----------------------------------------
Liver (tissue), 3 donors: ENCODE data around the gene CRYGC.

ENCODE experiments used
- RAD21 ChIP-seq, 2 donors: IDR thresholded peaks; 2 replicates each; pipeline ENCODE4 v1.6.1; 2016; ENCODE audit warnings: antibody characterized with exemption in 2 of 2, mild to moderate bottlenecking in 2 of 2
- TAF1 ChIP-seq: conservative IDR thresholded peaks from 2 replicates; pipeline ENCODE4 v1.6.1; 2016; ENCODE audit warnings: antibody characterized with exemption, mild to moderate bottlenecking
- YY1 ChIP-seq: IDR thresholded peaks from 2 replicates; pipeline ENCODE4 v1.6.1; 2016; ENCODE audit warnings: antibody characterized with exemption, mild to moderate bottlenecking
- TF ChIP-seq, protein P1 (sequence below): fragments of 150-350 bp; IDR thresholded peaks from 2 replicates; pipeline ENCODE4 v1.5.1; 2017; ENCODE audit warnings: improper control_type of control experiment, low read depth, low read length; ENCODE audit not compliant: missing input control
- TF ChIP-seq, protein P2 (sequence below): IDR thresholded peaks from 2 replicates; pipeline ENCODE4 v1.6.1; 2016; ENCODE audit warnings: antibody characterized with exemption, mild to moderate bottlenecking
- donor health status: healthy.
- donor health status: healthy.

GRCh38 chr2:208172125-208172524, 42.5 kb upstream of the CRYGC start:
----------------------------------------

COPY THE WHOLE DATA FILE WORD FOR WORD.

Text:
Liver (tissue), 3 donors: ENCODE data around the gene CRYGC.

ENCODE experiments used
- RAD21 ChIP-seq, 2 donors: IDR thresholded peaks; 2 replicates each; pipeline ENCODE4 v1.6.1; 2016; ENCODE audit warnings: antibody characterized with exemption in 2 of 2, mild to moderate bottlenecking in 2 of 2
- TAF1 ChIP-seq: conservative IDR thresholded peaks from 2 replicates; pipeline ENCODE4 v1.6.1; 2016; ENCODE audit warnings: antibody characterized with exemption, mild to moderate bottlenecking
- YY1 ChIP-seq: IDR thresholded peaks from 2 replicates; pipeline ENCODE4 v1.6.1; 2016; ENCODE audit warnings: antibody characterized with exemption, mild to moderate bottlenecking
- TF ChIP-seq, protein P1 (sequence below): fragments of 150-350 bp; IDR thresholded peaks from 2 replicates; pipeline ENCODE4 v1.5.1; 2017; ENCODE audit warnings: improper control_type of control experiment, low read depth, low read length; ENCODE audit not compliant: missing input control
- TF ChIP-seq, protein P2 (sequence below): IDR thresholded peaks from 2 replicates; pipeline ENCODE4 v1.6.1; 2016; ENCODE audit warnings: antibody characterized with exemption, mild to moderate bottlenecking
- donor health status: healthy.
- donor health status: healthy.

GRCh38 chr2:208172125-208172524, 42.5 kb upstream of the CRYGC start: